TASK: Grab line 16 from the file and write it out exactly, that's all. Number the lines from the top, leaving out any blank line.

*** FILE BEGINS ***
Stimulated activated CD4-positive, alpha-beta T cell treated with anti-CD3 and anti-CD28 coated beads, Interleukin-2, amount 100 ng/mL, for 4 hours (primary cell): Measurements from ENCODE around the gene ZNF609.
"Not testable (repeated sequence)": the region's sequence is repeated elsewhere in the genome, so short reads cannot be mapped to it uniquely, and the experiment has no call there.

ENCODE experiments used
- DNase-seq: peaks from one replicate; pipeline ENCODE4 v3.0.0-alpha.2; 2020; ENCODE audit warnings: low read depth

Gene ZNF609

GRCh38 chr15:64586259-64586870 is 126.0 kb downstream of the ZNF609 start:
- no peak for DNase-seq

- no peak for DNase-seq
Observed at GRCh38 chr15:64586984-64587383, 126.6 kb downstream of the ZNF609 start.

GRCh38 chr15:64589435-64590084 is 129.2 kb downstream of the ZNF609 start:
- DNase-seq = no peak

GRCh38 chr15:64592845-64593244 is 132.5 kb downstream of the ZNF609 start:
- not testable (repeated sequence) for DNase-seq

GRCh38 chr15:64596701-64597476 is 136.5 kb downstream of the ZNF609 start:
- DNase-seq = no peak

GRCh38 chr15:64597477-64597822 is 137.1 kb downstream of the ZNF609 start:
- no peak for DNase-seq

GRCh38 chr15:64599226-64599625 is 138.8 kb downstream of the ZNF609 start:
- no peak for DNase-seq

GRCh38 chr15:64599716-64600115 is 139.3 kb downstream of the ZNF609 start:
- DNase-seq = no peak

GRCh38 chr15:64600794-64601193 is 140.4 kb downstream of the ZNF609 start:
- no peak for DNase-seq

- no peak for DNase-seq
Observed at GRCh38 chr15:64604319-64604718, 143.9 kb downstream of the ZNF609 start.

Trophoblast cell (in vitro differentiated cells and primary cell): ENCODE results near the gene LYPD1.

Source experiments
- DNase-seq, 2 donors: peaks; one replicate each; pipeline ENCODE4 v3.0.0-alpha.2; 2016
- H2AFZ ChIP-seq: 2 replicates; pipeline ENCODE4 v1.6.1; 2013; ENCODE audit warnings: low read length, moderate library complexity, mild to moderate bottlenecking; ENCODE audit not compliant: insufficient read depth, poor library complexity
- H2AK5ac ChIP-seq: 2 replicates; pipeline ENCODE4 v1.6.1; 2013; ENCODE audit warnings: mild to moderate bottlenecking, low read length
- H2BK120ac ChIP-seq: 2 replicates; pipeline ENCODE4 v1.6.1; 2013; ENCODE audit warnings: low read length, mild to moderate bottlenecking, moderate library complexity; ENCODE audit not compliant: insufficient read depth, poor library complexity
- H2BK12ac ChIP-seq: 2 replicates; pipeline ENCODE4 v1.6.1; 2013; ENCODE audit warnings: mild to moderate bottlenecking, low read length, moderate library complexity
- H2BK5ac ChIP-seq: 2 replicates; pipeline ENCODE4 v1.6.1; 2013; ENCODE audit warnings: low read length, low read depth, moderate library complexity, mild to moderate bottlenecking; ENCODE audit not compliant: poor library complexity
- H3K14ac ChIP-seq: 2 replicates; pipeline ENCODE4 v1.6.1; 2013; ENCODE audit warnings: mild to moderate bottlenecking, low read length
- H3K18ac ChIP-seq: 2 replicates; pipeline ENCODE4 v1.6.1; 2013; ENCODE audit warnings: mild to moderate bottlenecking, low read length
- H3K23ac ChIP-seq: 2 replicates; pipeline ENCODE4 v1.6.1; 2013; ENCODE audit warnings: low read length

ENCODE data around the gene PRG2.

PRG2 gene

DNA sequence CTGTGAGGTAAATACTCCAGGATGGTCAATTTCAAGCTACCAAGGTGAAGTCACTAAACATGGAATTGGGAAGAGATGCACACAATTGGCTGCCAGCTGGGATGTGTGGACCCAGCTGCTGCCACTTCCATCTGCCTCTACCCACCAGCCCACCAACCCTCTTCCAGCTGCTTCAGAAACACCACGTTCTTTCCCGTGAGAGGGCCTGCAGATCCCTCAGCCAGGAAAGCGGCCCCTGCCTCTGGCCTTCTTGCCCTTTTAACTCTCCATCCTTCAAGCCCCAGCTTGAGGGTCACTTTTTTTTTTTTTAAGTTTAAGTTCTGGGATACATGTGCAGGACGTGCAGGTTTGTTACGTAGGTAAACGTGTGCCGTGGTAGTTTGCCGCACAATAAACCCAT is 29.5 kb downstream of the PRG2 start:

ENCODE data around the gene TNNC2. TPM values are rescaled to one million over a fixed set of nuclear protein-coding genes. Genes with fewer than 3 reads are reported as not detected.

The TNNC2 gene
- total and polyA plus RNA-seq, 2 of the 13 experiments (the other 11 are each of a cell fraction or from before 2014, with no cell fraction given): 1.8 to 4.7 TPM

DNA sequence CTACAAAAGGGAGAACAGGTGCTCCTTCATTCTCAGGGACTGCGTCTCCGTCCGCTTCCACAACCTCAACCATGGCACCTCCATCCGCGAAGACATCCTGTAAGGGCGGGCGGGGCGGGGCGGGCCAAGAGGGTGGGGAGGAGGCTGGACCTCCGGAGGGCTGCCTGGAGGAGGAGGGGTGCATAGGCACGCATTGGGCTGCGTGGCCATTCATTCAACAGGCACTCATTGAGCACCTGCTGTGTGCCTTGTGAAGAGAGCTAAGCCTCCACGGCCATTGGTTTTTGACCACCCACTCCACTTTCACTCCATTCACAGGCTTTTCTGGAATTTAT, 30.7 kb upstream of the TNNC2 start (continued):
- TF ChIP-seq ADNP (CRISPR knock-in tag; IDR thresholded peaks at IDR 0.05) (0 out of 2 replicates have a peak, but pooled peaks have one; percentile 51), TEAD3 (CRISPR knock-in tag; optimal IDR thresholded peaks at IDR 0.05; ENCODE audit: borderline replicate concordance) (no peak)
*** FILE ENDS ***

GRCh38 chr15:64597477-64597822 is 137.1 kb downstream of the ZNF609 start: